Introduction

Creditors of an insolvent debtor may avoid certain transfers as fraudulent conveyances under state or federal law. A fraudulent conveyance is a transfer made without the transferor receiving adequate consideration and which satisfies one of three insolvency conditions: 1) the transferor was insolvent when the transfer was made; 2) the transferor was rendered insolvent by the transfer; or 3) the transferor was left with unreasonably small capital to carry on his/her or its business.[1]
Continue Reading S.D.N.Y. Bankruptcy Court Holds that Allegedly Fraudulent Conveyances are Safe Harbored Under Section 546(e) and Provides a New Avenue of Defense

The general rule is that when a corporation or other business entity buys the assets of another entity, it does not assume the liabilities of the seller. But in New Nello Operating Co., LLC v. CompressAir, 19A-CC-603 (Ind. Ct. App. March 2, 2020), the court applied the de facto merger exception and held the buyer company (“New Nello”), which had acquired the assets through a foreclosure under the Uniform Commercial Code (“UCC”), responsible for the seller’s (“Old Nello”) debt. The facts illustrate why the court imposed liability on New Nello and provide guidance on how to avoid this result.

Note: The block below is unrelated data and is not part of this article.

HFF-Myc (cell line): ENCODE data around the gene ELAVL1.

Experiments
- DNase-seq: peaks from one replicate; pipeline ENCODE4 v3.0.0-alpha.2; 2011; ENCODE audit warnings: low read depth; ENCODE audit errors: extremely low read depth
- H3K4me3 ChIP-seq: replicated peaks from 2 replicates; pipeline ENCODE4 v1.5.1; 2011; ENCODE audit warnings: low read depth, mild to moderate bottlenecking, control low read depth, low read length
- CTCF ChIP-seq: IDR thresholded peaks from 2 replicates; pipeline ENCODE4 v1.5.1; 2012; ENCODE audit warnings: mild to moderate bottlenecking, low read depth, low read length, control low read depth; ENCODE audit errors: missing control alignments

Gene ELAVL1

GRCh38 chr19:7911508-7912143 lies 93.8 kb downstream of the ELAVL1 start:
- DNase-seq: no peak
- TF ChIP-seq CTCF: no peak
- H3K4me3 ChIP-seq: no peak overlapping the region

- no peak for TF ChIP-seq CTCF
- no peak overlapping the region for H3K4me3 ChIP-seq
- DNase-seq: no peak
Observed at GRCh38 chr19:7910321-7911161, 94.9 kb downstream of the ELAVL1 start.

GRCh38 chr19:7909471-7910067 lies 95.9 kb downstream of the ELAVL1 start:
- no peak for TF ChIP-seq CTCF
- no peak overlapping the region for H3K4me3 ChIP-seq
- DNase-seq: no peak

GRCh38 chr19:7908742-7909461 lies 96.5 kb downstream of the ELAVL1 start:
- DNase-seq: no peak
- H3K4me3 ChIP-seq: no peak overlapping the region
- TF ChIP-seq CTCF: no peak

Continue Reading Distress Buyer in UCC Foreclosure Sale Held Liable for Seller’s Debts Under De Facto Merger Doctrine

On January 13, 2020, the Supreme Court denied petitions for writ of certiorari on the question of whether payments on municipal bonds secured by special revenues are required during the issuer’s bankruptcy. Special revenue bonds are paid from pledged revenues generated from a specific activity. The case arose because after the Puerto Rico Highway and Transportation Agency (PRHTA) commenced its municipal reorganization case in 2017, it refused to make a July 2017 payment of $219 million, arguing that the automatic stay of the Bankruptcy Code precluded such payments. That dispute followed actions by Puerto Rico’s governor and legislature in 2015 and 2016, in which they had diverted PRHTA’s special revenues, which consisted of tolls, motor fuels, taxes and other transportation-related revenues, for payment of the Commonwealth’s other obligations.
Continue Reading Bond Market Shaken (Not Stirred) As Supreme Court Declines To Hear Puerto Rico Municipal Bonds Dispute